Why is it important?

News requires investment and the commercial viability of a news media publisher is dependent on its ability to robustly protect the intellectual property it creates and curates. A stable copyright regime is therefore crucial not only to a healthy and vibrant news media industry but also to free speech and democracy.  In the digital age, this has become even more important and the need for efficient copyright protection and better enforcement of the rules is greater than ever before.

Current situation

The current regime generally strikes the right balance in terms of protecting the rights of content creators and the rights of consumers or users. Any significant new exceptions could be highly damaging to the news media industry.

In Europe, copyright review is likely to be high on the agenda of the Juncker Commission while changes are also being introduced by the UK government.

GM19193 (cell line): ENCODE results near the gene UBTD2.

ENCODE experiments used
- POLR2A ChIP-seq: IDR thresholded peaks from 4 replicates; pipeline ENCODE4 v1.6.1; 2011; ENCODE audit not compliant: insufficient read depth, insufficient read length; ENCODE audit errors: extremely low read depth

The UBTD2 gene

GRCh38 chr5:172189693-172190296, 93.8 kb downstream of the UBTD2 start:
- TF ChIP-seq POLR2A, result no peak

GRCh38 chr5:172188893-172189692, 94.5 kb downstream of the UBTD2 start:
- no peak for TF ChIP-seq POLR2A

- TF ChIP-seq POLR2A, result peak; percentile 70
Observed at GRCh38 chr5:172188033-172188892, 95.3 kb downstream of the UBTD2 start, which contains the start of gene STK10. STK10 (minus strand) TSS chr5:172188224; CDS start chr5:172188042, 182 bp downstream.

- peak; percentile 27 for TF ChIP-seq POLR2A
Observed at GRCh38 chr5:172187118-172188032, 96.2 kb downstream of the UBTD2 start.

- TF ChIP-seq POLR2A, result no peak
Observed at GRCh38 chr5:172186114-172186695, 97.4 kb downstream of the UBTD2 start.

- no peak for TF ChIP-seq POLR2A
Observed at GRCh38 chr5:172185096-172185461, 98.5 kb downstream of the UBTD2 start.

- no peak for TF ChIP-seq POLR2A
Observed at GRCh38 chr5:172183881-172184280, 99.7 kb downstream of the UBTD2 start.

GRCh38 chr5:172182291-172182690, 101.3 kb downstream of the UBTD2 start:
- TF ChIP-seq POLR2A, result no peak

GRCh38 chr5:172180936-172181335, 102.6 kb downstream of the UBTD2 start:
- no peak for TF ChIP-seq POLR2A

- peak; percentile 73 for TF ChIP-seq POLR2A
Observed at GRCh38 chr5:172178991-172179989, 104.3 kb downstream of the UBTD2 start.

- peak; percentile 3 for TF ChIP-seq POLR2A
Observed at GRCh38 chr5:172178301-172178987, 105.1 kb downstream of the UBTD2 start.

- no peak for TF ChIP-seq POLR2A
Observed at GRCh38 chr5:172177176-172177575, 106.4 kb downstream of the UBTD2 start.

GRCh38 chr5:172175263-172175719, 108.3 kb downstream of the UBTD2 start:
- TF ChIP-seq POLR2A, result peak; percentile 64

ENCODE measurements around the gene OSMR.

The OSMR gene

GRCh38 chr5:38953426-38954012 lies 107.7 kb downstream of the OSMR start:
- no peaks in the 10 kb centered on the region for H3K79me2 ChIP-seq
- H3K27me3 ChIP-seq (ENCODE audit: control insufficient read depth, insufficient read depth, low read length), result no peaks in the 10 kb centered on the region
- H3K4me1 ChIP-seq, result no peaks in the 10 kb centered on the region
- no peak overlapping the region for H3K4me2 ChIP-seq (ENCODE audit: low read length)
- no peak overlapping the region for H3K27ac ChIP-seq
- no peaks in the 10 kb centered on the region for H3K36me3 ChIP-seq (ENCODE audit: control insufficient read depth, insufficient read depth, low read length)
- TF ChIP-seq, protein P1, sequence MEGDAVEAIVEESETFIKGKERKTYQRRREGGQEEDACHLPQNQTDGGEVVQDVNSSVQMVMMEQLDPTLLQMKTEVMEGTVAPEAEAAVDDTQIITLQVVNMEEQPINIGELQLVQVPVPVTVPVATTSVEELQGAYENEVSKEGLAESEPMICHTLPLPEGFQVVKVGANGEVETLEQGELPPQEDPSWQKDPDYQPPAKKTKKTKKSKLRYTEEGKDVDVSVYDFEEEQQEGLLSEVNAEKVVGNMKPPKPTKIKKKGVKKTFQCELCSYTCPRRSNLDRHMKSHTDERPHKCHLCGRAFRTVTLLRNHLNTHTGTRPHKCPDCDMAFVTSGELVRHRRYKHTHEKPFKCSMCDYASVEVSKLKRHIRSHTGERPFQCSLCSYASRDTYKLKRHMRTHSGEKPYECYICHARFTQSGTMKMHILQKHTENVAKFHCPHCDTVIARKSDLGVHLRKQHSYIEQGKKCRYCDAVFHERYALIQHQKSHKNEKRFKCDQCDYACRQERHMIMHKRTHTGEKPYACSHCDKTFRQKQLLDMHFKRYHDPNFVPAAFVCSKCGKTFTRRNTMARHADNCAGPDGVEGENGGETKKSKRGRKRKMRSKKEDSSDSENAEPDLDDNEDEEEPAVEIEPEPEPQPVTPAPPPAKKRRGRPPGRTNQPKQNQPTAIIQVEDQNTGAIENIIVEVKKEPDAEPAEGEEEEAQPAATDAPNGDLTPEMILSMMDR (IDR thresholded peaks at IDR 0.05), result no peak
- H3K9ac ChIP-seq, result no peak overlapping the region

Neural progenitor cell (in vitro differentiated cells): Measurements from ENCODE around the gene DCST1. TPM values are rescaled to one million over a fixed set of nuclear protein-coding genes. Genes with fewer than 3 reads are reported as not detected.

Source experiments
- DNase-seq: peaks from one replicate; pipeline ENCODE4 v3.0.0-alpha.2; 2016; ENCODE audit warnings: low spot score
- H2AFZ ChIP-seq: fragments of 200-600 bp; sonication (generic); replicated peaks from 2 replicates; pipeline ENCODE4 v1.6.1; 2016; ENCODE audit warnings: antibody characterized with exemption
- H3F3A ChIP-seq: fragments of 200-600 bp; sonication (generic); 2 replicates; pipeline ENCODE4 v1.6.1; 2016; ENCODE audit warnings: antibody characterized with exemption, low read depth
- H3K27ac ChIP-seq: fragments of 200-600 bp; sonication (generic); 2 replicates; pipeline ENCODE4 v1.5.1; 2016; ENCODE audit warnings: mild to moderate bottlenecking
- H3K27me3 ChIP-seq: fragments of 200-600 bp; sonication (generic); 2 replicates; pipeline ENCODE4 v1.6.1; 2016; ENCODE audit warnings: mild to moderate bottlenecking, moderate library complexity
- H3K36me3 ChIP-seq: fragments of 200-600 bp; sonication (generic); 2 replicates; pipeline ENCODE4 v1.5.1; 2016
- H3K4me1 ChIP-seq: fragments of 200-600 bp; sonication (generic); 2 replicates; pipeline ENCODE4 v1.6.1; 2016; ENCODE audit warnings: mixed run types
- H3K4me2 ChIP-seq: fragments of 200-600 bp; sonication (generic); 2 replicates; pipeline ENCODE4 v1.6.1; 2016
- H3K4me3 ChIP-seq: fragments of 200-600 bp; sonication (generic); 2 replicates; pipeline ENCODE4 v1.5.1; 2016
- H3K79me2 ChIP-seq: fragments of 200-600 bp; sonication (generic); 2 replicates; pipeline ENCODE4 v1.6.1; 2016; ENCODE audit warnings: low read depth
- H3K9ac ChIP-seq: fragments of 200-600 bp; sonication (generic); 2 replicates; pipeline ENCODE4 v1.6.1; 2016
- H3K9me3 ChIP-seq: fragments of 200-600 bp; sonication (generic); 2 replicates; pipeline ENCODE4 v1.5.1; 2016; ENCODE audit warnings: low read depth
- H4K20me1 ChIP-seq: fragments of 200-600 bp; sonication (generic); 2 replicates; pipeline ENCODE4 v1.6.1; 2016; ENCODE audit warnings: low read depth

The UK Government is introducing changes to copyright exceptions contained in the Copyright, Designs & Patents Act 1988 which follow publication of the Hargreaves Review in May 2011. The Intellectual Property Office will be reviewing the operation of the exceptions - which cover a range of uses including quotation, archiving, text and data mining, parody, caricature and pastiche - a year after they come into force.

The UK Government has introduced changes to copyright exceptions contained in the Copyright, Designs & Patents Act 1988.

What is the NMA doing about it?

The NMA works at a European and UK level to safeguard the intellectual property rights of its member news media publishers. This involves working with stakeholders such as News Media Europe and Publishers’ Content Forum to protect publisher copyright and intellectual property and to ensure the industry’s voice is clearly heard.